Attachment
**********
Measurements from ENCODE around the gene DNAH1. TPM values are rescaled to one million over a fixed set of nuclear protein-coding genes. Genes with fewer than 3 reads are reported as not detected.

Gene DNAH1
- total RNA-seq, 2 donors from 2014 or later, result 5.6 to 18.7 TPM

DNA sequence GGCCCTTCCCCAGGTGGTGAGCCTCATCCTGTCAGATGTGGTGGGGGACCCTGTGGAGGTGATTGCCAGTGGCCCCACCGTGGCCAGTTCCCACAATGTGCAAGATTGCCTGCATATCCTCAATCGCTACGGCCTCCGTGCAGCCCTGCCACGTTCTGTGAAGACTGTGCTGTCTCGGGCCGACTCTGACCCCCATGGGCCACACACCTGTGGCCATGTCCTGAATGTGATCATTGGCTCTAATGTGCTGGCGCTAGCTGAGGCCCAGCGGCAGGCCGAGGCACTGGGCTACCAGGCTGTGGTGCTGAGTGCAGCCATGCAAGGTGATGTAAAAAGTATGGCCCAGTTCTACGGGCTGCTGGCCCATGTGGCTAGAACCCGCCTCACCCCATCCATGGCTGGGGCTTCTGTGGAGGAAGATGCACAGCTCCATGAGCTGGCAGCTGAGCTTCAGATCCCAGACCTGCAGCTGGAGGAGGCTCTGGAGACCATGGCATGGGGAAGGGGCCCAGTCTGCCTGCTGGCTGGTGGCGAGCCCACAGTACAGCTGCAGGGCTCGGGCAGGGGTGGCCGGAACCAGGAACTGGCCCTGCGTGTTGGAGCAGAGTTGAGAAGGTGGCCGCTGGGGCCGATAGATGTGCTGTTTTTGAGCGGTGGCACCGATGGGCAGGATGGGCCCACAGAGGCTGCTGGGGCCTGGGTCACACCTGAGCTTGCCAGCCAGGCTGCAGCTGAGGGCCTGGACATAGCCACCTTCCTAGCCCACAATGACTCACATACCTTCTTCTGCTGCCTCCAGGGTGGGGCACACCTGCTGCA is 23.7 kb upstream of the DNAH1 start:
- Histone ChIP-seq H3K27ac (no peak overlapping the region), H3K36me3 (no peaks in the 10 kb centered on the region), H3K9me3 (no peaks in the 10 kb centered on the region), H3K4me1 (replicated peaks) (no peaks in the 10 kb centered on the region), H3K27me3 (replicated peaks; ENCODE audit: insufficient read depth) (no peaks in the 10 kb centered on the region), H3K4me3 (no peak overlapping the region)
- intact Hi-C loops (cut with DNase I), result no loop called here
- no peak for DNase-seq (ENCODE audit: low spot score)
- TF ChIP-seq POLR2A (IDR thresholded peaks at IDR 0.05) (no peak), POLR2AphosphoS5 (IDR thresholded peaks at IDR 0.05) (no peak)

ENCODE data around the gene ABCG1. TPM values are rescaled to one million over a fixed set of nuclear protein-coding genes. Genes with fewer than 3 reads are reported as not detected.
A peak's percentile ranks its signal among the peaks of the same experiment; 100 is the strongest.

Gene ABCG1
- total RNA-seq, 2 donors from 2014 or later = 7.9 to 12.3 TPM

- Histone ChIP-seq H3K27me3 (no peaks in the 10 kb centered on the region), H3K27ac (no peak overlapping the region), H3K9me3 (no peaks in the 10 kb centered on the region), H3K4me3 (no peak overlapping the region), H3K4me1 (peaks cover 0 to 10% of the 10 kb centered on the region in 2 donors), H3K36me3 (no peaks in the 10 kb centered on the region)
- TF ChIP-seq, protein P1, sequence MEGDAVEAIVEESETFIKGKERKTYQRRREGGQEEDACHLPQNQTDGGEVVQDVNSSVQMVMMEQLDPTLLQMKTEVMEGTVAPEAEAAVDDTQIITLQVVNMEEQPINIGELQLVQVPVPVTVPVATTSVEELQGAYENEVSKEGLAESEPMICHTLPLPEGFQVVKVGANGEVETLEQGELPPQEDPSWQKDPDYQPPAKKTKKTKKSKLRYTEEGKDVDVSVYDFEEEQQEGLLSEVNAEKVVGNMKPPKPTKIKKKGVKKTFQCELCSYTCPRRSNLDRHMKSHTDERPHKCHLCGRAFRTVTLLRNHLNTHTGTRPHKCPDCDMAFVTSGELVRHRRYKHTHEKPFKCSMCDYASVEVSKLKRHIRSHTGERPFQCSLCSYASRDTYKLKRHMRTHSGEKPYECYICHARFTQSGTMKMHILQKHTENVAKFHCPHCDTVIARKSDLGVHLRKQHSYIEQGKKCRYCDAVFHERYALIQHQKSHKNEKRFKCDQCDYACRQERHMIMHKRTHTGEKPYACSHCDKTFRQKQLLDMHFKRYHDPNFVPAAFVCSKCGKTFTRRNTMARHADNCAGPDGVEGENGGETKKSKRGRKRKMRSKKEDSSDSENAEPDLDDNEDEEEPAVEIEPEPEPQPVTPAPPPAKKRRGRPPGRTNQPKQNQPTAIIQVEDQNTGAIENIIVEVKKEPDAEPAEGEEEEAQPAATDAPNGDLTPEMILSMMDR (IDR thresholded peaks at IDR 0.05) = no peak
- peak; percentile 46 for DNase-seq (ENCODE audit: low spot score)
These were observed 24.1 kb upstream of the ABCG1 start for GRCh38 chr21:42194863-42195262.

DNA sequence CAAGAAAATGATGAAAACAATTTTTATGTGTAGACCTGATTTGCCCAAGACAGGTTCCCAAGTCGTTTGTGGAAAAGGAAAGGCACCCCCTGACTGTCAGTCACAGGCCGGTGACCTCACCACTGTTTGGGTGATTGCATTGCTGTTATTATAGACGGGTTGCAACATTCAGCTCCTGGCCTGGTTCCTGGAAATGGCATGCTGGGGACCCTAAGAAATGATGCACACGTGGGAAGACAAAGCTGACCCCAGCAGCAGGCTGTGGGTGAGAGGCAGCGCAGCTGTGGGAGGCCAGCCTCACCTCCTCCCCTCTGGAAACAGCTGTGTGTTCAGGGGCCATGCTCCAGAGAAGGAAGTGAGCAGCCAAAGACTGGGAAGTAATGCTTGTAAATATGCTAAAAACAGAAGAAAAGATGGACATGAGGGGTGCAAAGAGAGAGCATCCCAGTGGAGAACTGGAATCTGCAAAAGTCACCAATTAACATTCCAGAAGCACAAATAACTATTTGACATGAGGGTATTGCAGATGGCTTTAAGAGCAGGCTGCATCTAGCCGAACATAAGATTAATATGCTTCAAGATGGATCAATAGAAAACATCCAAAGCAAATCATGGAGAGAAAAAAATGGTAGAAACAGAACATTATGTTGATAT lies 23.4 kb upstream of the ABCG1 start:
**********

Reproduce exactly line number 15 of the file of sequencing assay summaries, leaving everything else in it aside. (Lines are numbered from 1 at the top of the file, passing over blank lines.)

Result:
- peak; percentile 46 for DNase-seq (ENCODE audit: low spot score)